I'm getting close to ordering the parts for my new computer, but this is my first time, and I just wanted to check with some more experienced people before I took the plunge. I've done a good amount of my own research, but I still have some lingering questions:
1. Will the PSU fit in this case? How do I tell if the dimensions aren't listed?
2. I think the PSU has enough connectors for my mobo, video card, hard drive, and optical drive. Is there anything else that I'm missing?
3. Is this enough power?
4. I will use this computer for gaming. However, I am not a huge gamer, so it'll probably just be a little bit here and there. Do I need to worry about cooling?
Pretty much any computer case that accepts an ATX/micro-ATX motherboard will also accept an ATX12V power supply. It's pretty much the standard. However, I don't like either of your selections for a power supply. The power supply is probably the most important component in any computer. If it goes, it may take the rest of your system with it. Therefore, you should always look for a power supply from a trusted manufacturer; those being, Antec, Corsair, PC Power and Cooling, or Seasonic. Yes, they cost more, but would you rather spend more now and get a quality PSU or a lot more later replacing destroyed parts (and getting a quality PSU)?
You state that you're not a huge gamer so drop down to an HD6770 and put the cash saved on the graphics card into a better power supply.
Recertified Components: I tend to stay away from them. Essentially, it means someone purchased the item and had an issue. The item was returned and tested (not necessarily to your specifications). It passed the manufacturer's test and was sent to be re-sold.
Open Box Components: I stay away from these even more than recertified components; particularly with motherboards. The last thing you want is to get an open-box motherboard only to find out it's missing some items (SATA cables and/or an I/O shield).
I'm guessing you're on a strict budget, and it's up to you if you want to take the risk of ordering recertified/open-box items, but personally, I wouldn't.
do yourself a favor and dont go cheap on the PSU. Both of those PSUs have tons of reviews where it has failed. A cheap PSU like that can kill other parts in your system too. Get a trusted brand such as antec, corsair or xfx and make sure it has fairly good reviews.
If you are not a huge gamer, then you dont need such a powerful card video card. You can save some money getting a radeon 6850 or gtx 460.
Also if you dont need a micro atx case then you might not want to get one. Things will be tightly packed and some compnents will run hot. You can be sure a larger case will fit everything and keep things cooler.
Thanks for the responses, guys! I've made a new list without recertified or open-box items. I've also chosen an Antec power supply now. I'm the type of person who uses the same computer for up to five years, so that's why I chose the video card that I did. I left it the same while I think about if I want to get something cheaper. Now I have some new questions:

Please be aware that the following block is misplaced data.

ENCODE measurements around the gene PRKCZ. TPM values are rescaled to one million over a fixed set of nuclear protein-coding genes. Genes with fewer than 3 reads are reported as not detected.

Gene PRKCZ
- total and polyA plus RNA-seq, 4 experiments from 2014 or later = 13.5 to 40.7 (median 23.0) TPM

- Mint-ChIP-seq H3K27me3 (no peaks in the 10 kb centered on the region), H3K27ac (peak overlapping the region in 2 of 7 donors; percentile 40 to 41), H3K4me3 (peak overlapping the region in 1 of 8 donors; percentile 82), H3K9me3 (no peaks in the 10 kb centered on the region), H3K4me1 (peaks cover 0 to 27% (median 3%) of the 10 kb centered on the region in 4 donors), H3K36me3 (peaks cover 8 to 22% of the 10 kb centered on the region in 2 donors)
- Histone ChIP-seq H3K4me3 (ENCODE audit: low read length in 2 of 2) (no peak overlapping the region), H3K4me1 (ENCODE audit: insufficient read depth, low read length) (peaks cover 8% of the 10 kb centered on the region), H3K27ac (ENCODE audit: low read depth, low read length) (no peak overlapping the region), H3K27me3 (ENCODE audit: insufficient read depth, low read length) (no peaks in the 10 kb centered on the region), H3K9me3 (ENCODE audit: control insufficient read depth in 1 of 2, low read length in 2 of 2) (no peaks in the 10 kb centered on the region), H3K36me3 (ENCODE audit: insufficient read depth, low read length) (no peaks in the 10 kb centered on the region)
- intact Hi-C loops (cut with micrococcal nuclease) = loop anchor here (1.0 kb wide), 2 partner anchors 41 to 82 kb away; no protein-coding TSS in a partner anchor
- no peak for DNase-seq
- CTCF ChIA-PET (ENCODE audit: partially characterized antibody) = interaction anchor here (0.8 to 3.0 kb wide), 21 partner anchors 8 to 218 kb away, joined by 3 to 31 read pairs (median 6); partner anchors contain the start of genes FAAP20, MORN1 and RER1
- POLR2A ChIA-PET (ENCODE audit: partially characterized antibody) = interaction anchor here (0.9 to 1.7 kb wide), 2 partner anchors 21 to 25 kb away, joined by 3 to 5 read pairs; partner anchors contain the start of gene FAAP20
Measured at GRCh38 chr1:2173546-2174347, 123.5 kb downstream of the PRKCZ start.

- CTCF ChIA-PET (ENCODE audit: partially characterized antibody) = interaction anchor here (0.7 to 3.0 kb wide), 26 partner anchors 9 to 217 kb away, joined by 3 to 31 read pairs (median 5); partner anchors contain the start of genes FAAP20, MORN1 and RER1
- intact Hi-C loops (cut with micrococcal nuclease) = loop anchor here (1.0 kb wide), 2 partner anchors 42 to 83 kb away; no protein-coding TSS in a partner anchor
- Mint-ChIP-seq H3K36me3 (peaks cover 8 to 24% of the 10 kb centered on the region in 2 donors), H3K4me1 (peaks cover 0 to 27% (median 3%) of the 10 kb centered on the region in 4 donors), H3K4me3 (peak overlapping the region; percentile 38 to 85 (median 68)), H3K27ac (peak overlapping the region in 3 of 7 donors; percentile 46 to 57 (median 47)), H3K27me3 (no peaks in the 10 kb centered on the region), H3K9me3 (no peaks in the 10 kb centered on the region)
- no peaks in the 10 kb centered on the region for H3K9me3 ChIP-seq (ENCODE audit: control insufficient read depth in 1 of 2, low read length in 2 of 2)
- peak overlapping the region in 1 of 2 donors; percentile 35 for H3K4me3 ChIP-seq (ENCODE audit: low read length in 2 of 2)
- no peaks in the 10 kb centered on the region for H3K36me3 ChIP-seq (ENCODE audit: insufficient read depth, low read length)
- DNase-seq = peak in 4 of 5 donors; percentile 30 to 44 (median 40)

1. Will 520W PSU be enough? (The only upgrade that I would potentially do for this system is adding another 4gb memory stick.)
2. The reviewers of the mobo mentioned that it doesn't have a PCI slot. I don't need to worry about this, because my video card uses PCIe, right?
3. I'm choosing a small case, because I plan to move twice in the next 12 months. I know it's going to be more prone to overheating, but how big of a problem do you guys think this will be? Would you say it is unlikely, moderately likely, likely, or certain to be a problem.
4. If my computer does begin overheating, what are the consequences? I know for my laptop, it starts to run way slower, which is annoying. But what about for desktops? Do the components break?
2. Right again. Only sound cards or netowrks cards use PCI slots
3. Reading some reviews of the case, i would say you dont have to worry about it. If you plan to overclock at all then you might want to add a aftermarket heatsink.
4. Only at very high temperatures ( 90 C for intel CPUs, 100c + for GPUs) components will shut your computer off to prevent the parts from melting. I doubt you will need to worry about this, but be sure to monitor temperatures with a program such as coretemp or CPUID hwmonitor
Also most memory these days is dual channel, so having 2x2GB instead of 1x4GB will give you a performance boost.
So i would say that if you really think you need 8GB at some point down the road, spend the extra 35 bucks and get the 2nd memory stick now.
However if you think that 4GB will be enough for you go for 2x2GB kit, it will cost a couple of more bucks but will double the memory bandwidth.
I agree with what both attackllama and rvilkman say. I would only add that you may want to consider adding a front 120mm fan. The specs for your case state you have room for it, so I'd look at adding something like this front intake fan to add in cooling your system.